Monday, December 13, 2010

African Incompetence: Part 2

In part 1. I discussed why it was a bad idea to approach the discourse of African incompetence either by dismissing it as merely racist or by affirming it as self-evidently true. Here I will list series of other positions that one could conceivably hold that I think are not too extreme in either direction, though I don't necessarily endorse them myself. I'll go from positions that are most sympathetic to the discourse to those that are most hostile to it.

-African incompetence is real and pervasive although it has nothing to do with any inherent or unchangeable characteristic of Africans themselves. Drastic attitudinal change, however, is required of Africans if they want to escape their incompetence.

-African incompetence is real but not particularly pervasive and is due primarily to a lack of economic and educational opportunities rather than the pervasive existence of "backward" attitudes amongst African.

-African incompetence is more apparent than real. The discourse is a popular one only because those who espouse it are incapable of recognizing the difference between incompetence and preference. Africans often have alternative ways of accomplishing goals, or simply alternative goals, that outsiders are not sufficiently aware of.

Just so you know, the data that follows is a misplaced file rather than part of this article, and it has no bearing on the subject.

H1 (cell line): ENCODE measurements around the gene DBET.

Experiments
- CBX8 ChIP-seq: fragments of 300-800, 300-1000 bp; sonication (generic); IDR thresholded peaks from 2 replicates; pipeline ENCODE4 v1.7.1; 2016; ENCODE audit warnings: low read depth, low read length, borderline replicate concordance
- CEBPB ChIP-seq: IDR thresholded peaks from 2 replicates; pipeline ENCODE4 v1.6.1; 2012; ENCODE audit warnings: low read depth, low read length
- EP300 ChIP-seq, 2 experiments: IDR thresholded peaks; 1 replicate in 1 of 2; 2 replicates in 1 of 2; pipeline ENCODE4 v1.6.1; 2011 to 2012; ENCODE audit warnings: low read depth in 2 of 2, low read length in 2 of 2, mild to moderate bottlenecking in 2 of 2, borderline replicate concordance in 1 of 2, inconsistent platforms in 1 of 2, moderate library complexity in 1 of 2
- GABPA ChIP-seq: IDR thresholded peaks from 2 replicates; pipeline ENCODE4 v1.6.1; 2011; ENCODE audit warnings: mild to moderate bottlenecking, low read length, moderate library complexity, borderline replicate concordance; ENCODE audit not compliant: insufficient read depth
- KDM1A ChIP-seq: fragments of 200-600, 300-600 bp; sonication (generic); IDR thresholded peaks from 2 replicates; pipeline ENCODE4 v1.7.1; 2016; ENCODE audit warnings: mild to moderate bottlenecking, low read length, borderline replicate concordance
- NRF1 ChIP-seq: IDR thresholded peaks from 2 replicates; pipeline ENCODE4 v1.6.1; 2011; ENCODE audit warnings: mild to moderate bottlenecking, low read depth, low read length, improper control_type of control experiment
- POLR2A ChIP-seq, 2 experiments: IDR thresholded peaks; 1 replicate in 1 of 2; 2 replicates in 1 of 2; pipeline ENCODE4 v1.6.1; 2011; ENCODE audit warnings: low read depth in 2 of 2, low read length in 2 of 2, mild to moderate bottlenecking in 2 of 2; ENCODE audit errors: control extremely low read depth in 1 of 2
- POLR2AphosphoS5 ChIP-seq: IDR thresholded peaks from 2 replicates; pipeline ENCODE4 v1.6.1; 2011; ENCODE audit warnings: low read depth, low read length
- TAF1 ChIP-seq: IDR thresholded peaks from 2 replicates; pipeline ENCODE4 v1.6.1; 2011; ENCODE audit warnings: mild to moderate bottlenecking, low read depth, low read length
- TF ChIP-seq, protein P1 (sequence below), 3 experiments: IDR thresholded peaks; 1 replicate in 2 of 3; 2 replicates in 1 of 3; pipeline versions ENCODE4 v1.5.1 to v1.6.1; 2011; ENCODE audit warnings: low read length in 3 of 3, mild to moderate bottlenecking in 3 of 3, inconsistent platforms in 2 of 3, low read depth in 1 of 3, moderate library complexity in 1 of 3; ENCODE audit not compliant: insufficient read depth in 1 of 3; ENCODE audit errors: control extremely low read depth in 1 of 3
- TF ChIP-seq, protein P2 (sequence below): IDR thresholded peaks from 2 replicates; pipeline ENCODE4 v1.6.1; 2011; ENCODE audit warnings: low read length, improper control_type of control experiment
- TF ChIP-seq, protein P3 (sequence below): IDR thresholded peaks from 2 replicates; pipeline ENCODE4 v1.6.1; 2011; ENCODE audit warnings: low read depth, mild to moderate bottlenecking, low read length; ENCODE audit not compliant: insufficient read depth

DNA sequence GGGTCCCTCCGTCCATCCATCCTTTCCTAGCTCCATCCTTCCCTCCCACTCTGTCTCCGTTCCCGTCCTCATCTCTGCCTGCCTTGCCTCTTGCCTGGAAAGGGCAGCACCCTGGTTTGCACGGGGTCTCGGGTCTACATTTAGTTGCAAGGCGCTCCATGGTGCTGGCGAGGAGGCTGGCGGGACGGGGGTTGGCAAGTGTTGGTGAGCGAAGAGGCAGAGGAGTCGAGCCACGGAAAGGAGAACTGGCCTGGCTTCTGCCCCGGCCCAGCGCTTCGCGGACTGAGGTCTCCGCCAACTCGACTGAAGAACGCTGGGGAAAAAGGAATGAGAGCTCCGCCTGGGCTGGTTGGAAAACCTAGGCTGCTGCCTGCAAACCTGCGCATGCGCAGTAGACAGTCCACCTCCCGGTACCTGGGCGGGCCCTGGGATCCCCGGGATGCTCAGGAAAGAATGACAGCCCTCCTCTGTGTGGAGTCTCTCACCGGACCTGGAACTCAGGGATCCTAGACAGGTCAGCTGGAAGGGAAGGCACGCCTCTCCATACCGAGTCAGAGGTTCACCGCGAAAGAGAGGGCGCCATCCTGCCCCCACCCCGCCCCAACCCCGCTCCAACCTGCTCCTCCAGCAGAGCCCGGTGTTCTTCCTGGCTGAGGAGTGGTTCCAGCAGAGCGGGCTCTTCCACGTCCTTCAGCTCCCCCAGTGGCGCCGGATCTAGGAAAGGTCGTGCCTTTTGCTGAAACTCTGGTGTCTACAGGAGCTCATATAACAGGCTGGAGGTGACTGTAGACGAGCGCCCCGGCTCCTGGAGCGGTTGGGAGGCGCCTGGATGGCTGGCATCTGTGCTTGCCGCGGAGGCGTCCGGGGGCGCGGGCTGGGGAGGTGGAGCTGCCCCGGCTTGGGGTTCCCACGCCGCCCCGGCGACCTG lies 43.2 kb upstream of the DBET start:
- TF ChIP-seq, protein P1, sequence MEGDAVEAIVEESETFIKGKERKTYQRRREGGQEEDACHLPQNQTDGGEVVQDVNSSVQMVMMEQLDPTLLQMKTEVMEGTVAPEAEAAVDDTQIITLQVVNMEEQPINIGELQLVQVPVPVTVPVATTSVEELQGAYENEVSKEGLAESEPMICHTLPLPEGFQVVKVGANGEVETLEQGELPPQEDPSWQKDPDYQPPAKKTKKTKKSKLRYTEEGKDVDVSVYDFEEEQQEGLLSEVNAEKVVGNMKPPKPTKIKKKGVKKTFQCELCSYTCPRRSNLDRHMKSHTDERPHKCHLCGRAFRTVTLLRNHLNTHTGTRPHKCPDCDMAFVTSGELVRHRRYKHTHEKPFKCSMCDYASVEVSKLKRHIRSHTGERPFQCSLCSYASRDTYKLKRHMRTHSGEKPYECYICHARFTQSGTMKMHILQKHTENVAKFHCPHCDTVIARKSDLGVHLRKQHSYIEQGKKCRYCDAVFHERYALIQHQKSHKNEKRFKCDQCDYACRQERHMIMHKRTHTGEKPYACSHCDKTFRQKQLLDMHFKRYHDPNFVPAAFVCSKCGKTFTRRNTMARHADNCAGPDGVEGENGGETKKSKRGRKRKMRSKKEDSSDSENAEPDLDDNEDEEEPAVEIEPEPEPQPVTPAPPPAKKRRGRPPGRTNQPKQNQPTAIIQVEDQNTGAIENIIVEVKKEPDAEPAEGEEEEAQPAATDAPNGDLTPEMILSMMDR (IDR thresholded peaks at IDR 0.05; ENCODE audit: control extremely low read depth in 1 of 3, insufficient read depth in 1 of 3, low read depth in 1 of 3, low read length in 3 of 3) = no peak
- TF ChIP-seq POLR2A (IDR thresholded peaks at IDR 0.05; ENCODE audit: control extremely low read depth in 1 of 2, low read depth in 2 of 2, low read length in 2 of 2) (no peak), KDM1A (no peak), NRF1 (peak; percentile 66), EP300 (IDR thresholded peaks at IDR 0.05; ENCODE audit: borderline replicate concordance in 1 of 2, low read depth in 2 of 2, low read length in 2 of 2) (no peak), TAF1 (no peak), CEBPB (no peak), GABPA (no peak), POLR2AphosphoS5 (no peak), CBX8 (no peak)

-African incompetence is a myth without any empirical foundation. Any unbiased review of services, whether performed by governments or private entities, in African nations would show that they are provided with equal competence to those provided in Western and Asian nations.

These four positions are not necessarily mutually exclusive but do exist on a sort of continuum. I suspect that most people could place themselves somewhere on it without too much problem. If you think there is another position that I have not covered, leave it in the comments.